ADVERTISEMENT

Candidate in hospital, others scrambling before Pa. primary

May 17, 2022 GMT
A voter arrives to cast their mail-in ballot at the City-County Building in downtown Pittsburgh Monday, May 16, 2022. (AP Photo/Gene J. Puskar)
A voter arrives to cast their mail-in ballot at the City-County Building in downtown Pittsburgh Monday, May 16, 2022. (AP Photo/Gene J. Puskar)
A voter arrives to cast their mail-in ballot at the City-County Building in downtown Pittsburgh Monday, May 16, 2022. (AP Photo/Gene J. Puskar)
1 of 8
A voter arrives to cast their mail-in ballot at the City-County Building in downtown Pittsburgh Monday, May 16, 2022. (AP Photo/Gene J. Puskar)
1 of 8
A voter arrives to cast their mail-in ballot at the City-County Building in downtown Pittsburgh Monday, May 16, 2022. (AP Photo/Gene J. Puskar)

SCRANTON, Pa. (AP) — The last full day of campaigning in Pennsylvania’s hotly contested primaries for governor and U.S. Senate began Monday with a top Senate candidate in the hospital and establishment Republicans trying to stave off victories by candidates they worry will be unelectable in the fall.

Lt. Gov. John Fetterman, who is leading in polls and fundraising in the Democratic Party’s primary for U.S. Senate, remained in the hospital Monday after suffering a stroke right before the weekend.

His campaign said he won’t appear at Tuesday’s election night party in Pittsburgh, though Fetterman said Sunday that he is feeling better, expected to make a full recovery and will resume campaigning after getting some rest.

Meanwhile, new attack ads are airing against late-surging Republican U.S. Senate candidate Kathy Barnette as many in the Republican Party establishment have begun trying to consolidate their support to prevent Doug Mastriano from winning the party’s gubernatorial nomination in the presidential battleground state.

ADVERTISEMENT

Some Republicans fear Barnette and Mastriano are too polarizing to beat Democratic opponents in a general election. Barnette and Mastriano have campaigned together, endorsed each other and promoted conspiracy theories, including former President Donald Trump’s lies that widespread voter fraud cost him the 2020 election.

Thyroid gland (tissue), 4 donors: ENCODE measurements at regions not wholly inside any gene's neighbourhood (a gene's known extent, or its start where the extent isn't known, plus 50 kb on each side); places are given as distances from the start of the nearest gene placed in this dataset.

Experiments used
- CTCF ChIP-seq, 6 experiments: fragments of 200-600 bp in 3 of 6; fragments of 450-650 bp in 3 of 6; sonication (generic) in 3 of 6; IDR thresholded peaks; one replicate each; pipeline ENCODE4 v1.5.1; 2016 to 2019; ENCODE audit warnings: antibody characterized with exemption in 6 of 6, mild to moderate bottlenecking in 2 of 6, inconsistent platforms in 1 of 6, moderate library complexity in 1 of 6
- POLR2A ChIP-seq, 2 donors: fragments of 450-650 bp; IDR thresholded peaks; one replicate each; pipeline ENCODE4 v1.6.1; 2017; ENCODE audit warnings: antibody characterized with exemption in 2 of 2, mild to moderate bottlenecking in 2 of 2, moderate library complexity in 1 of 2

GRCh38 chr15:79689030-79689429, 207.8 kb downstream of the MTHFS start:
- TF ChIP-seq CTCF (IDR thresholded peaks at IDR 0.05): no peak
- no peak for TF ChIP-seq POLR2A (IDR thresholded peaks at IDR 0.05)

They also have spent a fraction of the money that some of their rivals have.

The scrambling reflects the high stakes of Tuesday’s elections in Pennsylvania and the uncertainty that has rattled the campaigns in the last week amid news of Fetterman’s hospitalization and last-minute jockeying in the Republican primaries.

In the governor’s race, an organization that has reported spending about $13 million to boost Republican candidate Bill McSwain, a lawyer who was Donald Trump’s appointee for U.S. attorney in Philadelphia, switched its allegiance to former congressman Lou Barletta barely two days before polls close.

Commonwealth Partners Chamber of Entrepreneurs, a business advocacy group whose political action committees are conduits for cash from billionaire Jeffrey Yass, said it believes Barletta has the best chance to beat Mastriano. The group is now calling on McSwain to drop out and endorse Barletta.

Mastriano, newly endorsed by Trump, belittled efforts by Republicans to defeat him and characterizes Democrats, including President Joe Biden, as far-left radicals.

“The swamp struck back, but they struck and they failed, they missed, and Donald Trump came in in the midst of their conspiring with each other’s swamp-like creatures and endorsed me and cut the legs out from underneath them,” Mastriano said in an interview Monday with the Light of Liberty podcast.

Meanwhile, in the hard-fought Republican primary for U.S. Senate, Barnette worked to fend off growing attacks from former hedge fund CEO David McCormick and heart surgeon-turned-TV celebrity Mehmet Oz, Trump’s endorsed candidate.